My Father In Heaven (May You Rest In Peace)

(The following is a letter to my earthly father who died in August 2009. As he was of Greek origin, some words will be phonetically spelt in Greek and translated immediately after in parentheses as this was the way we spoke when he was alive.)

Agapimene Mou Baba (My Beloved Dad),

I still don’t believe that you have gone. Sometimes I think you’ve gone on holiday to see your koumbaro (best man), or that I am awaiting your return from one of your Greek clubs, or visits to a friend’s house for coffee.

I cry almost every day (in the beginning it was everyday) for so many reasons…I miss you…I regret that you didn’t see any grandchildren from me…I recall the day you had the stroke, your struggle to speak and to move…I still see you fighting for every breath, sweating waterfalls when you were taken off life support two weeks later.

Mas akouges, Baba (Did you hear us, Dad)? Did you hear us telling you that we loved you, that if breathing was too difficult you could move on to be with your parents and brothers in Heaven? Mas evlepes, Baba (Did you see us, Dad)? Did you see us crying at the hospital, at home, at the wake, at the funeral?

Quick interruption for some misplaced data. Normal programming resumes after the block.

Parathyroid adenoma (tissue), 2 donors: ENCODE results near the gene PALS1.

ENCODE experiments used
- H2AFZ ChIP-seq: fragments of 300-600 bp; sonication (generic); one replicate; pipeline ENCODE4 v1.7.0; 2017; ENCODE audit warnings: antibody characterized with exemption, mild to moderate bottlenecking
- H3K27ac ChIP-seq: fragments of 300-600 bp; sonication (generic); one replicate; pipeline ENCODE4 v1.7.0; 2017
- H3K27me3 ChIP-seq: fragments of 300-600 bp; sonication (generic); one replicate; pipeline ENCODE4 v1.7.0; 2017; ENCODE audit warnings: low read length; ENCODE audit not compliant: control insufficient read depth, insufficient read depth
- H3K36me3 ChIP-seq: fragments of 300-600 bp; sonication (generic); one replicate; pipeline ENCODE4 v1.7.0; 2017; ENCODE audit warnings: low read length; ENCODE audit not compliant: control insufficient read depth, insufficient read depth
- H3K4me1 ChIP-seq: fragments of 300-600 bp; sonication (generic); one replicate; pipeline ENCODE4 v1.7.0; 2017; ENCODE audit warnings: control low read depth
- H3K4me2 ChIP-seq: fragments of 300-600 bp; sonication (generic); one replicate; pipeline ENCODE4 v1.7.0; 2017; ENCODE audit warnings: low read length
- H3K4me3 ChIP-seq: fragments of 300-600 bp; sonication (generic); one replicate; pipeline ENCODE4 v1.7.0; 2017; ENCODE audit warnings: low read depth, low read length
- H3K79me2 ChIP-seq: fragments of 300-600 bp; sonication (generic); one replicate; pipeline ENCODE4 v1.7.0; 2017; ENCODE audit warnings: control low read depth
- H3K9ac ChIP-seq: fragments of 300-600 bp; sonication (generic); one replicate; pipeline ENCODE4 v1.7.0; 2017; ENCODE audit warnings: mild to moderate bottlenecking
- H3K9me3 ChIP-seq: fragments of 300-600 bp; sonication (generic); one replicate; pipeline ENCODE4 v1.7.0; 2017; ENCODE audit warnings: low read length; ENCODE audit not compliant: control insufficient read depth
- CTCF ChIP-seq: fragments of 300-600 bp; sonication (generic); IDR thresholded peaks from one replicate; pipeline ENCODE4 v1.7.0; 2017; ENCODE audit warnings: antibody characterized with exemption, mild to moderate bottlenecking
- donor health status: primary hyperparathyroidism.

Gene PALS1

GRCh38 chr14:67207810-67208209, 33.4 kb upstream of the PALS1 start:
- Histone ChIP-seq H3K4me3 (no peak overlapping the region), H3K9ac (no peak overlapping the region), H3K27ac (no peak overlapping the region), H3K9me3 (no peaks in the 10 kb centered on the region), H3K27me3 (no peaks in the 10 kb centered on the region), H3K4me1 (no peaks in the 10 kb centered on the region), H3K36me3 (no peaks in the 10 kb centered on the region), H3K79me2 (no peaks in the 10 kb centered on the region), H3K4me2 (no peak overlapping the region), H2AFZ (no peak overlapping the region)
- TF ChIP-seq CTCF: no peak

Akouses tou yiou sou ta logia (Did you hear your son’s words)? Did you hear the words he wrote on behalf of us all at your funeral, the words read out by the young Orthodox priest at our local church? Did you hear about the impact you had on our lives, the lessons you taught us and how you will be greatly missed?

Despite the lack of closeness and emotional support from you throughout my life, I still loved and will always love you. I never heard those words from you but I knew you felt them and showed your love in ways that suited you – by working hard to leave a legacy that will help me build a solid foundation for my future; by warning me about some of the pitfalls in life; by telling me to put on a jacket, or not to sit on concrete when the weather cooled and – what I recall with most affection – the trips to the doctor which were followed by comfort/junk food as you felt sorry for me (sometimes you cried when I did).

The fact that I have not lived a traditional Greek woman’s, or daughter’s life was a disappointment for you, I know. However, I am also aware that you were proud of the fact that I was educated and good with people, especially children. Of course, I had to hear all this second-hand from others. Toward the end of your life (which, freakishly enough you did know was coming), I believe you accepted me for who I am – the unique contribution that I have to offer the world, instead of being unhappy about the fact that I didn’t live up to your expectations in several areas of life – for this I will always be grateful.

I am aware that you’re much happier up there with the Angels and this is a source of comfort for me.

S’agapo Baba                 (I love you, Dad

eonia sou I mnimi           you will forever be remembered

i kori sou Eleni                 your daughter, Helen)

© New Age Power (Helen Papadopoulos)

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